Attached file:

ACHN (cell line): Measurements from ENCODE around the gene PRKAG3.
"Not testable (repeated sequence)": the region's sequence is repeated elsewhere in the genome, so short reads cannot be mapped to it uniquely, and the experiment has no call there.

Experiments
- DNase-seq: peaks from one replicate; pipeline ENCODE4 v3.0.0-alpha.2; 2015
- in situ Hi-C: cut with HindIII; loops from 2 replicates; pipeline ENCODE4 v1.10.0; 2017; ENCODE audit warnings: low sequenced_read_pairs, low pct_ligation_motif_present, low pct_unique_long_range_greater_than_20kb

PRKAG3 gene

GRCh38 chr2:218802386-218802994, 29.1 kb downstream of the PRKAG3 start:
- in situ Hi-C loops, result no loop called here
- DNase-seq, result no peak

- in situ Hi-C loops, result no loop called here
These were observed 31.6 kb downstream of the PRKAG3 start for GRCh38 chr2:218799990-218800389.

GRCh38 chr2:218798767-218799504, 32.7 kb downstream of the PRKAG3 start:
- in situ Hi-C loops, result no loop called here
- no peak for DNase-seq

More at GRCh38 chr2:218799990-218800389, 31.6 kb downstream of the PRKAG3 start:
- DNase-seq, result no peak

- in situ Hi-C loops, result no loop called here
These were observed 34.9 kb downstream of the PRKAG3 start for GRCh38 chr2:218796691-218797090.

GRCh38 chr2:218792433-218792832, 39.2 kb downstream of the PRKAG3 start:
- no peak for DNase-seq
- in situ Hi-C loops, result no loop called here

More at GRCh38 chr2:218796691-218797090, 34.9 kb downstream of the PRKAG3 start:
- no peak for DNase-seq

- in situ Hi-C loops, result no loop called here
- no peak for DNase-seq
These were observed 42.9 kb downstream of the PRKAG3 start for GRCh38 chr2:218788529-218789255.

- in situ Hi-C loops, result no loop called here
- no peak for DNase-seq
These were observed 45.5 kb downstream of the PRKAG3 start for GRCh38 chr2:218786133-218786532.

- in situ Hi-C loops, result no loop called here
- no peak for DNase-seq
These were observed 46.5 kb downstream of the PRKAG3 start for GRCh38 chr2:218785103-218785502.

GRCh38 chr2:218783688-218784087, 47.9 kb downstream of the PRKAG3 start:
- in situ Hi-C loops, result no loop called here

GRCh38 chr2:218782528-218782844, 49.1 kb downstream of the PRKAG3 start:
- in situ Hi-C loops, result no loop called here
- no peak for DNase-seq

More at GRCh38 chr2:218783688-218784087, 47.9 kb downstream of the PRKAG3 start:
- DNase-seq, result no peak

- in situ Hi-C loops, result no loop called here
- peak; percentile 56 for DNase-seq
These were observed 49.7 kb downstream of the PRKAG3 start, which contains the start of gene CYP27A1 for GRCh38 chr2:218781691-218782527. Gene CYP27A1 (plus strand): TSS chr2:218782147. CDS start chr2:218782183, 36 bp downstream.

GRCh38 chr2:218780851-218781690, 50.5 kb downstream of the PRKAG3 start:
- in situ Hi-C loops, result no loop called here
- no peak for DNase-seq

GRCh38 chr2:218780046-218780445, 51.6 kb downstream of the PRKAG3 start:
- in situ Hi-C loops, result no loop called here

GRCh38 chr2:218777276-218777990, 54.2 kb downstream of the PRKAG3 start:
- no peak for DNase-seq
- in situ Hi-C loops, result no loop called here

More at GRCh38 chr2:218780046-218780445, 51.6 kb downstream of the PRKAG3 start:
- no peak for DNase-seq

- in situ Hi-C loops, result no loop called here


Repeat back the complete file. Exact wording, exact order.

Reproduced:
ACHN (cell line): Measurements from ENCODE around the gene PRKAG3.
"Not testable (repeated sequence)": the region's sequence is repeated elsewhere in the genome, so short reads cannot be mapped to it uniquely, and the experiment has no call there.

Experiments
- DNase-seq: peaks from one replicate; pipeline ENCODE4 v3.0.0-alpha.2; 2015
- in situ Hi-C: cut with HindIII; loops from 2 replicates; pipeline ENCODE4 v1.10.0; 2017; ENCODE audit warnings: low sequenced_read_pairs, low pct_ligation_motif_present, low pct_unique_long_range_greater_than_20kb

PRKAG3 gene

GRCh38 chr2:218802386-218802994, 29.1 kb downstream of the PRKAG3 start:
- in situ Hi-C loops, result no loop called here
- DNase-seq, result no peak

- in situ Hi-C loops, result no loop called here
These were observed 31.6 kb downstream of the PRKAG3 start for GRCh38 chr2:218799990-218800389.

GRCh38 chr2:218798767-218799504, 32.7 kb downstream of the PRKAG3 start:
- in situ Hi-C loops, result no loop called here
- no peak for DNase-seq

More at GRCh38 chr2:218799990-218800389, 31.6 kb downstream of the PRKAG3 start:
- DNase-seq, result no peak

- in situ Hi-C loops, result no loop called here
These were observed 34.9 kb downstream of the PRKAG3 start for GRCh38 chr2:218796691-218797090.

GRCh38 chr2:218792433-218792832, 39.2 kb downstream of the PRKAG3 start:
- no peak for DNase-seq
- in situ Hi-C loops, result no loop called here

More at GRCh38 chr2:218796691-218797090, 34.9 kb downstream of the PRKAG3 start:
- no peak for DNase-seq

- in situ Hi-C loops, result no loop called here
- no peak for DNase-seq
These were observed 42.9 kb downstream of the PRKAG3 start for GRCh38 chr2:218788529-218789255.

- in situ Hi-C loops, result no loop called here
- no peak for DNase-seq
These were observed 45.5 kb downstream of the PRKAG3 start for GRCh38 chr2:218786133-218786532.

- in situ Hi-C loops, result no loop called here
- no peak for DNase-seq
These were observed 46.5 kb downstream of the PRKAG3 start for GRCh38 chr2:218785103-218785502.

GRCh38 chr2:218783688-218784087, 47.9 kb downstream of the PRKAG3 start:
- in situ Hi-C loops, result no loop called here

GRCh38 chr2:218782528-218782844, 49.1 kb downstream of the PRKAG3 start:
- in situ Hi-C loops, result no loop called here
- no peak for DNase-seq

More at GRCh38 chr2:218783688-218784087, 47.9 kb downstream of the PRKAG3 start:
- DNase-seq, result no peak

- in situ Hi-C loops, result no loop called here
- peak; percentile 56 for DNase-seq
These were observed 49.7 kb downstream of the PRKAG3 start, which contains the start of gene CYP27A1 for GRCh38 chr2:218781691-218782527. Gene CYP27A1 (plus strand): TSS chr2:218782147. CDS start chr2:218782183, 36 bp downstream.

GRCh38 chr2:218780851-218781690, 50.5 kb downstream of the PRKAG3 start:
- in situ Hi-C loops, result no loop called here
- no peak for DNase-seq

GRCh38 chr2:218780046-218780445, 51.6 kb downstream of the PRKAG3 start:
- in situ Hi-C loops, result no loop called here

GRCh38 chr2:218777276-218777990, 54.2 kb downstream of the PRKAG3 start:
- no peak for DNase-seq
- in situ Hi-C loops, result no loop called here

More at GRCh38 chr2:218780046-218780445, 51.6 kb downstream of the PRKAG3 start:
- no peak for DNase-seq

- in situ Hi-C loops, result no loop called here